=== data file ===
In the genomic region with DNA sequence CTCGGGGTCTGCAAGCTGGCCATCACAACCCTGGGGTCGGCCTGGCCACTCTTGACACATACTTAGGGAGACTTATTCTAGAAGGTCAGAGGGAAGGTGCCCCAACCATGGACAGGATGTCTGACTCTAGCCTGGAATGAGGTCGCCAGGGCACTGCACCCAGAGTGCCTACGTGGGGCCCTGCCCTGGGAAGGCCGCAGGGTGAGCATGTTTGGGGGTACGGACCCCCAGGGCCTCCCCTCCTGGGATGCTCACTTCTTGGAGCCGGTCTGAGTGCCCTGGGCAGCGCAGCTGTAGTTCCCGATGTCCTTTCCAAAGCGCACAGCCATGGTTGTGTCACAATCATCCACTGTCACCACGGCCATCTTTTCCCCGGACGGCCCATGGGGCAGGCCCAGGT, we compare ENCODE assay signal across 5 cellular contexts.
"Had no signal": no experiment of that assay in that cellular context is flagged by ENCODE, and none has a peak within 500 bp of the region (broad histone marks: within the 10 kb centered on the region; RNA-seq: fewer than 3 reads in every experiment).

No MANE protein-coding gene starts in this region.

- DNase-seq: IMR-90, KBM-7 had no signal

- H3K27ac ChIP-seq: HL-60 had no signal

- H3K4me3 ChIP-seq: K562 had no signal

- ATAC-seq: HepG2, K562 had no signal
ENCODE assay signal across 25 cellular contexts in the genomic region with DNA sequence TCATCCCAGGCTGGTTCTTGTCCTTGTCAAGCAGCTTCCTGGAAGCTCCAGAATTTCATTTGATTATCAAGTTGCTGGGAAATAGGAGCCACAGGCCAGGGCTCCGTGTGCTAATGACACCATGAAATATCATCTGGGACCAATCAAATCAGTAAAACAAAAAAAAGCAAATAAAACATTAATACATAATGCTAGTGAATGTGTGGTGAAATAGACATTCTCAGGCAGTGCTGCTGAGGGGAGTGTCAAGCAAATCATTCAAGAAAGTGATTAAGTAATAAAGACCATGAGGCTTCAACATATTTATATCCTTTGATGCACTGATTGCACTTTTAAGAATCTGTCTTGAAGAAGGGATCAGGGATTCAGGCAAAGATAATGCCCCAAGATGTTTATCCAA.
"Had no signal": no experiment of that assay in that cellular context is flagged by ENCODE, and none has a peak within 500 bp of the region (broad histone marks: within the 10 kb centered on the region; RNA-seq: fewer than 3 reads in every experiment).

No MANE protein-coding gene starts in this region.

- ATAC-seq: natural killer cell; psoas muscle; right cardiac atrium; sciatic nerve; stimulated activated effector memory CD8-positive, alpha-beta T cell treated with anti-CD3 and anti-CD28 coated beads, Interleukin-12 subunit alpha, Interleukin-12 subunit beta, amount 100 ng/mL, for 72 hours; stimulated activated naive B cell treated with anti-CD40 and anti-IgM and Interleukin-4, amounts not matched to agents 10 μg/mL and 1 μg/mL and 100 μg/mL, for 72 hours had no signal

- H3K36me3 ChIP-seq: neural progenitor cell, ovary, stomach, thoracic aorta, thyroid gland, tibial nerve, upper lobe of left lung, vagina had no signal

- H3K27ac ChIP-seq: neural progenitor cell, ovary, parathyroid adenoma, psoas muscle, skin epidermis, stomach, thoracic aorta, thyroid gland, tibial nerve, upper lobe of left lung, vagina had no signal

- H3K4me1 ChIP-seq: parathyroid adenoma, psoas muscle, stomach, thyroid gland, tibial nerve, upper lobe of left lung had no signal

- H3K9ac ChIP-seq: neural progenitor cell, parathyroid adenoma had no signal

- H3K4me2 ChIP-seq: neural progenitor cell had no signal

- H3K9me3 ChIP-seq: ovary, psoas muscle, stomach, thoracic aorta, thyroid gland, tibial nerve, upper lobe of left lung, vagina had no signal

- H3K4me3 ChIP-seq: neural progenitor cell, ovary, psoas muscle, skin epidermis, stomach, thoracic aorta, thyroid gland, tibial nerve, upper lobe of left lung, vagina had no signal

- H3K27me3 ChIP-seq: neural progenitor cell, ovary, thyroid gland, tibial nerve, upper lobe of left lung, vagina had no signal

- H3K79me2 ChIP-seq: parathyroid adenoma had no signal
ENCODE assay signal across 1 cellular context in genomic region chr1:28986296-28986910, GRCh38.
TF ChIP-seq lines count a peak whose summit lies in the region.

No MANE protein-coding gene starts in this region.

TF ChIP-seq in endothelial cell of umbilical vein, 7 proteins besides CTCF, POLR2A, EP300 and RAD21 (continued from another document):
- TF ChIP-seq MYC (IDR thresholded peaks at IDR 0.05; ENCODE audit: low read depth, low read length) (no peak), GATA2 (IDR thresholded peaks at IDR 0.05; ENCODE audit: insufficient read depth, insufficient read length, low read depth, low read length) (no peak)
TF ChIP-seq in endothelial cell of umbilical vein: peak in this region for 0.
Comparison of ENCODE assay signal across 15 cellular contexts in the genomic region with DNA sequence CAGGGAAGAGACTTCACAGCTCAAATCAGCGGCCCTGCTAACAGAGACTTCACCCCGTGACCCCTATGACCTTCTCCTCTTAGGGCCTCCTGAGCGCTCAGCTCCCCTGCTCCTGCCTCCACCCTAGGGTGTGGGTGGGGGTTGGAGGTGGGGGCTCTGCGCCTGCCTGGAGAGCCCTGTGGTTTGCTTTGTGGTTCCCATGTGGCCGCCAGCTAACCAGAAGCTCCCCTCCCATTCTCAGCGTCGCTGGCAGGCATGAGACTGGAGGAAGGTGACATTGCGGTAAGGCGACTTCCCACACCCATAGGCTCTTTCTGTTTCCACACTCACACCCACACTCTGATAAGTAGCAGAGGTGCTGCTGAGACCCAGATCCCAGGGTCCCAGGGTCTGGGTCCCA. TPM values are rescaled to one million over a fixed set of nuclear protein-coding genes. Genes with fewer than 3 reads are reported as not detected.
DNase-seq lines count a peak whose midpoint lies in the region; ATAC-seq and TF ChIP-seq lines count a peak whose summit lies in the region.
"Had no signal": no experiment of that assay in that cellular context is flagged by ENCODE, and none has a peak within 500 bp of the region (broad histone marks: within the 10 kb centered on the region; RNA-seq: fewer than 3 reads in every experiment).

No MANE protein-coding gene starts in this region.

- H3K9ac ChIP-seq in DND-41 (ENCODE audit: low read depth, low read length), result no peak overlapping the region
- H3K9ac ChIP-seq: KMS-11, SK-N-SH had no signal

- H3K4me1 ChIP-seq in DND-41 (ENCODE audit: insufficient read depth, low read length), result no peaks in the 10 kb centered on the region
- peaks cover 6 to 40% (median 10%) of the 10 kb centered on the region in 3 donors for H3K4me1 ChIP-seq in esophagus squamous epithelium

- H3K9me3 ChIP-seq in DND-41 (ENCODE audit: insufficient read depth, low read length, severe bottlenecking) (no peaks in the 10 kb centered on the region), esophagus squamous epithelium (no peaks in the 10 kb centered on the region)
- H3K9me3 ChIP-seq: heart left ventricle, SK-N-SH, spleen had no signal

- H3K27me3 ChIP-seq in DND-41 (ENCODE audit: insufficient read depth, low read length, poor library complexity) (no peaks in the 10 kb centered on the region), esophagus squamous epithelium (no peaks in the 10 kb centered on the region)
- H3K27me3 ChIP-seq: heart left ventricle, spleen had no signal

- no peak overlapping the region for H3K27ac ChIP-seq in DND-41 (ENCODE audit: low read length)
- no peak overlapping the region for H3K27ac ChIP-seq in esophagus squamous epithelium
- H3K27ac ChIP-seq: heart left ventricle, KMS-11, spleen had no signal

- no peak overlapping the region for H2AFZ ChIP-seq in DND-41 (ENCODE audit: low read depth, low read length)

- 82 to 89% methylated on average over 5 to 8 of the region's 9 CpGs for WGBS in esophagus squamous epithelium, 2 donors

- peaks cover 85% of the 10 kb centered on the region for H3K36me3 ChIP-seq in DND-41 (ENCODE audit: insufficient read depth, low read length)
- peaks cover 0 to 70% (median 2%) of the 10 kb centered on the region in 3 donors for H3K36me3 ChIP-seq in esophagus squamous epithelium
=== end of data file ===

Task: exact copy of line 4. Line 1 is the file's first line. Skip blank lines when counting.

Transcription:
- DNase-seq: IMR-90, KBM-7 had no signal